By Andrew Manning
We know ADU stands for “accessory dwelling unit” but when it comes to what that actually means, the next part can get a little tricky. You can get permitted and have a legal ADU on your property. You can also have a bonus room, a rec room, a guest room … but those wouldn’t be legal ADUs unless you have a permitted second space.
It’s why real estate professionals are always really careful when marketing homes with additional structures on the property. You can’t include phrases like “ADU! Ready to rent out!” in a listing description if it’s not in fact a legal ADU because technically, the buyer couldn’t rent it out. And then, instead of an ADU, the seller would have a massive legal problem on their hands if the property was sold.
On a related note, there’s also something called a Junior ADU or JADU. If the lot size accommodates it, you can have a full second legal residence (the ADU) in the back and then you can convert the garage or build a second, smaller residence called a JADU, which is often a studio apartment on the property. JADUs are gaining popularity but like ADUs, restrictions apply, so check with your neighborhood and county on square footage and other requirements for these structures.
I’ve heard about some agents (not anyone I know, of course) who tell their clients that for an additional $20,000 or $25,000, the client can convert the garage into an ADU. The truth is, this is highly unlikely unless the property is one of those homes in the Hollywood Hills with a garage that sits right on the street. With the current high cost of materials and the requirement of separate heating and electric in the ADU, it’s often quite costly to run lines from the street to the garage to get the structure up to code as a legal ADU.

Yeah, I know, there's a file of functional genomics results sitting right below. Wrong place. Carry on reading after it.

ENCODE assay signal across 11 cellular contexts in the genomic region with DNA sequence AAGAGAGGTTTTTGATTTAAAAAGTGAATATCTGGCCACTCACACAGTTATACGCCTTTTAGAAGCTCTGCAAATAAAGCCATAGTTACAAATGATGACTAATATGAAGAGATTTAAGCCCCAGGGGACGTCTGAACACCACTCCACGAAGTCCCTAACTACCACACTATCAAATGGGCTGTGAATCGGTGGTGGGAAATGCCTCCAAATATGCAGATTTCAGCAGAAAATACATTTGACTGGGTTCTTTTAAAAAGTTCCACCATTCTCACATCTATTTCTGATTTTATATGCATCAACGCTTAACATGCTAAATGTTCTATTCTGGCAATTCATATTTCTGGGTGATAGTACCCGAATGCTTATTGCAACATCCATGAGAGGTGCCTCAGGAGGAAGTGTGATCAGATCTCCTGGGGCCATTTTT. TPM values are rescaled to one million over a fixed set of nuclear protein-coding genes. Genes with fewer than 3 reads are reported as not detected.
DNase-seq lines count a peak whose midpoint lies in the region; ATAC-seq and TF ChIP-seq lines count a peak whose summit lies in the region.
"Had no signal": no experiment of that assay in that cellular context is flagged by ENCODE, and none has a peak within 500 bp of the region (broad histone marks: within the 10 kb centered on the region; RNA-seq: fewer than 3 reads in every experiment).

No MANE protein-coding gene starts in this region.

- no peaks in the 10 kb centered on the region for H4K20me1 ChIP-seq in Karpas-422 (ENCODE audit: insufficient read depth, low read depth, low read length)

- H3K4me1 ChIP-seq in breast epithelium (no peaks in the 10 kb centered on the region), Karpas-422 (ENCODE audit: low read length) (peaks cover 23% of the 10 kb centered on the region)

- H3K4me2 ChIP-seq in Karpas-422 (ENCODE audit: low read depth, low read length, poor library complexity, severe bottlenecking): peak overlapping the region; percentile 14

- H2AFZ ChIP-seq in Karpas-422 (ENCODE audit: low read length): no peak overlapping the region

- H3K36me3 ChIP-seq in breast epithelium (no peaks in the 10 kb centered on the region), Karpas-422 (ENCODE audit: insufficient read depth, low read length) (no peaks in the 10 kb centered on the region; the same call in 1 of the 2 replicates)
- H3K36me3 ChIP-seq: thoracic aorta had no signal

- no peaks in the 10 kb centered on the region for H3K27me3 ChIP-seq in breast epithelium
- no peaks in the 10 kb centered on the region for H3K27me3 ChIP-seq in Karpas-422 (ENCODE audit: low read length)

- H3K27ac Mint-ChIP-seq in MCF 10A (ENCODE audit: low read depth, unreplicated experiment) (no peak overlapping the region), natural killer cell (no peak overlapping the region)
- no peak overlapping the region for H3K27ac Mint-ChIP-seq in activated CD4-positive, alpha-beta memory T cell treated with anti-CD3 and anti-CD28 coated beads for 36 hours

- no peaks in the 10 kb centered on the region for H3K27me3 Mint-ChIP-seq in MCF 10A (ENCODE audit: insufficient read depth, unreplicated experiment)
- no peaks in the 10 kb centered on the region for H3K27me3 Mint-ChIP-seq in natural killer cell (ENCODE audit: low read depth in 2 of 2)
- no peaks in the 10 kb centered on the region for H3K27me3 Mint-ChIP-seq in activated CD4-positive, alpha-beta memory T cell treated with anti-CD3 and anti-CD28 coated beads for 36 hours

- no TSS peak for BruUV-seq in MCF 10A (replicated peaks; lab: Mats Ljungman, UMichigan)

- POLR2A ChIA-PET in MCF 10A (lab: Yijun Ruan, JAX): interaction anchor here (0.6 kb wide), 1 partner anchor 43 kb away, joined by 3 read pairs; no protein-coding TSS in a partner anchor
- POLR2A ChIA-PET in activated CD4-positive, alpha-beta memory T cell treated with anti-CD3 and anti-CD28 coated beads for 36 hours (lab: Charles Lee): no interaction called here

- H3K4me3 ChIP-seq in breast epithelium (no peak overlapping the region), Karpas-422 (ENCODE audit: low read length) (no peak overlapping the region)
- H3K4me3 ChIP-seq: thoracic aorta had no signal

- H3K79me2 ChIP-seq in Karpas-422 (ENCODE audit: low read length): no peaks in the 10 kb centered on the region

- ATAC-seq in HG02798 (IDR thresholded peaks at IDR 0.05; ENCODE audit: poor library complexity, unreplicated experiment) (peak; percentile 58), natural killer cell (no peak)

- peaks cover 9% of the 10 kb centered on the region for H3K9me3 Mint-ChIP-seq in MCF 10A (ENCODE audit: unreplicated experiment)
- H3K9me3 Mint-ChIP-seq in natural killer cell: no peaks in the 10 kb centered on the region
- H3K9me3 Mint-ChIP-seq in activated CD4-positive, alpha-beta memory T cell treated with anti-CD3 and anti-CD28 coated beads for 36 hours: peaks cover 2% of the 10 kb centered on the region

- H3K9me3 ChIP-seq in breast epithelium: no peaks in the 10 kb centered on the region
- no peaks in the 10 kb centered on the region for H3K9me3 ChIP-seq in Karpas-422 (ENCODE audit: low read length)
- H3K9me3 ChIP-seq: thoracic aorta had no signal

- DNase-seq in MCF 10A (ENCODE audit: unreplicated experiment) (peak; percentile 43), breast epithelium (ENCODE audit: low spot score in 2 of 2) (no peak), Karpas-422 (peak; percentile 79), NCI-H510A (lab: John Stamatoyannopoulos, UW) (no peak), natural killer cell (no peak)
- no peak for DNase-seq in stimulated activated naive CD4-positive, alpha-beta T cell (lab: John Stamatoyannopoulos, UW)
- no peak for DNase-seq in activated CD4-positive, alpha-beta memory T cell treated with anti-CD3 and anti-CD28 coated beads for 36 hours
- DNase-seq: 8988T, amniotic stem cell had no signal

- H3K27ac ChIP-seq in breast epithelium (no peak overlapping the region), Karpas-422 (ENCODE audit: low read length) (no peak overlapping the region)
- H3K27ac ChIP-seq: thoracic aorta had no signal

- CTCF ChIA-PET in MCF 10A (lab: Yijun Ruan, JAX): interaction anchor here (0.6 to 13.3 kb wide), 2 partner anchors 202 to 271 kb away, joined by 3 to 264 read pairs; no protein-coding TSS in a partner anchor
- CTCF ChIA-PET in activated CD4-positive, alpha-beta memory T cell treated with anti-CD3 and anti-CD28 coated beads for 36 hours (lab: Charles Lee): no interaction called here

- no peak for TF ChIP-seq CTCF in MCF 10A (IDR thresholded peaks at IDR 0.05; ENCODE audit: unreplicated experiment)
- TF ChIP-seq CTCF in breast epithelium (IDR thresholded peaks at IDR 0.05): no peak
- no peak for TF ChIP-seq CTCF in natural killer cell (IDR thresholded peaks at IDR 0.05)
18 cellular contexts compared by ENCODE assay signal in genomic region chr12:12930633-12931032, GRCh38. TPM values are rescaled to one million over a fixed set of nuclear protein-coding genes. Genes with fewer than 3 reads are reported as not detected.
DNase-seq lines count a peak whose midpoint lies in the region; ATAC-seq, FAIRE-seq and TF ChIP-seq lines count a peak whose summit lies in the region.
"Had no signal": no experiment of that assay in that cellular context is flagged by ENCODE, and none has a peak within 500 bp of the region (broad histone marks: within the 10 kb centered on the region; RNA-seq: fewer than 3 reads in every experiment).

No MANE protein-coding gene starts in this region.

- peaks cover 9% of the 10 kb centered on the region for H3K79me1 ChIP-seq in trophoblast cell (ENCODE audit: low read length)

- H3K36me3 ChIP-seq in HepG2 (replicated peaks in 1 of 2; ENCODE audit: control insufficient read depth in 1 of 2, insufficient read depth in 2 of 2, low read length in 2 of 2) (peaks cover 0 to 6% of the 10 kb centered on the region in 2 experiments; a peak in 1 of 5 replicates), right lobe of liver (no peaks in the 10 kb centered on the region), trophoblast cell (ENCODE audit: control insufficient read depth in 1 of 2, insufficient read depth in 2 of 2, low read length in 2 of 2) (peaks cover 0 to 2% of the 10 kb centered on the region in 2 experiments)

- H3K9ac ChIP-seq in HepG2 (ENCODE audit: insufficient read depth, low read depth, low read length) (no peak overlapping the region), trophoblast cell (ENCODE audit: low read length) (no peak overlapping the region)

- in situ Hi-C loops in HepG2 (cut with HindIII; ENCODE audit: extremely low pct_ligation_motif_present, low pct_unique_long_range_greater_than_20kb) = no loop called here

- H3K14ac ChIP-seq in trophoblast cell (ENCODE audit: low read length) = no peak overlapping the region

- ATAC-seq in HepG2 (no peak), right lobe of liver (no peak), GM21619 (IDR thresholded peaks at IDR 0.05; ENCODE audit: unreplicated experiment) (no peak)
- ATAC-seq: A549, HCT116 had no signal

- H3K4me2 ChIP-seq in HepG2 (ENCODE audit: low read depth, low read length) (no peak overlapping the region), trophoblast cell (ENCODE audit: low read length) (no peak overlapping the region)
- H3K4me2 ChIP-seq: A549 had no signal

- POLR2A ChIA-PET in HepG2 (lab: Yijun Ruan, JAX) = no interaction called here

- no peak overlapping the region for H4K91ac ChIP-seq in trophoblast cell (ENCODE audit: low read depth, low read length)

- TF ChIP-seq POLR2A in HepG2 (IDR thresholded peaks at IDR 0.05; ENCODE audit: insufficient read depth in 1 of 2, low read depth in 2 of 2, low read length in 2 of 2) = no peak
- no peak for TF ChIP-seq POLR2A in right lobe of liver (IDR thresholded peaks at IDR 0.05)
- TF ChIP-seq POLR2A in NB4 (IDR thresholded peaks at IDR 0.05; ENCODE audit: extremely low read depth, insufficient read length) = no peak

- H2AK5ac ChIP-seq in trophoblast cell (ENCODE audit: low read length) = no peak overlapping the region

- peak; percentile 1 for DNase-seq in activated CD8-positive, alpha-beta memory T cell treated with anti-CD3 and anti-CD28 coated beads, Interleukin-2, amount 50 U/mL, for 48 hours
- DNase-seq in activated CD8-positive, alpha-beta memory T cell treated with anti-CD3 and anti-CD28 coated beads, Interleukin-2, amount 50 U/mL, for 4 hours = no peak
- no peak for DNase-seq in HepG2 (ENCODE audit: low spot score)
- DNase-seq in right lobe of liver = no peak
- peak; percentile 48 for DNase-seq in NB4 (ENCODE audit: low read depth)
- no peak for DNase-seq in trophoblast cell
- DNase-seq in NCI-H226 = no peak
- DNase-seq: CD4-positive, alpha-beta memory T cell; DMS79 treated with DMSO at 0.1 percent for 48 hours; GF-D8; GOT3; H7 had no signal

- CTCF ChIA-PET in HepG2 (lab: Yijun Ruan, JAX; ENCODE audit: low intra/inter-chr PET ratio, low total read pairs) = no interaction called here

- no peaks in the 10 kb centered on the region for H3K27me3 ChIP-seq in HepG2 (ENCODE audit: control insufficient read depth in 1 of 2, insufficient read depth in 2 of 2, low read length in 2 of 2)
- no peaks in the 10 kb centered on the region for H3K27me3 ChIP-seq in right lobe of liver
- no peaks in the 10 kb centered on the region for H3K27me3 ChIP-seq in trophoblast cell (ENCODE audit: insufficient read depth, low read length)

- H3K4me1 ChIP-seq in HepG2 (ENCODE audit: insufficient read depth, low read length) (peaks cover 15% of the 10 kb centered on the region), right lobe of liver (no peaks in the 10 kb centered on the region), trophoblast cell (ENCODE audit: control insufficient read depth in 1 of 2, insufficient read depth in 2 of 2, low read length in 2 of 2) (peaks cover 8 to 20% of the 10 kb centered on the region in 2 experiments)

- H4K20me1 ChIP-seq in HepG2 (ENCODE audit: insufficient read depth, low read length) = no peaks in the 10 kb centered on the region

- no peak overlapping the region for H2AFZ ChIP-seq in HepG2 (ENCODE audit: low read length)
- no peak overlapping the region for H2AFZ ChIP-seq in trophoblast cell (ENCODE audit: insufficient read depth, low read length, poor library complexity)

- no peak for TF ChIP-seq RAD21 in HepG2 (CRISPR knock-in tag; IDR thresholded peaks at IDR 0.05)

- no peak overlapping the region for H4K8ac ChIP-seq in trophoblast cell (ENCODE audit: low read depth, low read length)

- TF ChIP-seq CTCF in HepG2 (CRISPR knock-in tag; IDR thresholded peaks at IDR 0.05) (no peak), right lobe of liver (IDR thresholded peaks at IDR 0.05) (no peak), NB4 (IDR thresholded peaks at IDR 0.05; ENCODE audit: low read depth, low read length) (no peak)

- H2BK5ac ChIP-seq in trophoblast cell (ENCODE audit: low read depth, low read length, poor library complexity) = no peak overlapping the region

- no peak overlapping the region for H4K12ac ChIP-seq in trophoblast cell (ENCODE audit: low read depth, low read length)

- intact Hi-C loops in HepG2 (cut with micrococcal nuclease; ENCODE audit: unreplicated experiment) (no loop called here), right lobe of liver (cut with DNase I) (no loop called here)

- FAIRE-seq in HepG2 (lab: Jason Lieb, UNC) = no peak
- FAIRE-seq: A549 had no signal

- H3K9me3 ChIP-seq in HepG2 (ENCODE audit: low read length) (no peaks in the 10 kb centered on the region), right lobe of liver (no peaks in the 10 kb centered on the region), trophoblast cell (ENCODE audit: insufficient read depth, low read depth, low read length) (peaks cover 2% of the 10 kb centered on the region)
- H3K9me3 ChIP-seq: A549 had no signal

When space permits and the situation makes sense for the homeowners, ADUs can be quite beneficial and today, quite elaborate. More basic ADUs can be bought on Amazon (it’s true!) for several thousand dollars – you do have to put it together though – or you can spend upwards of $250,000 for a fancy, prefabricated ADU built by modern architects like the ones Marmod Radziner is building, which are at the forefront of this trend. (Check those out here.)
It’s a very cool process. Many prefab companies will lay the foundation and deliver the home in pisces. Then, like a puzzle piece on a train track, they’ll set up the home, put in the steel beams, measure exactly where every part of the building should go and then lock it into the train track and slide it all together like an ADU-shaped Rubik’s Cube.
Those who don’t go the prefab route are getting creative with their ADU choices, converting old boxcars or airstreams and making them super luxurious living spaces to rent out as short- or long-term rentals.
No matter how you create one, ADUs are far from a quick fix but they can be a fantastic feature for a homeowner seeking to add space and uniqueness to their property.
Wondering if an ADU is right for you? Email me to set up your complimentary real estate consultation.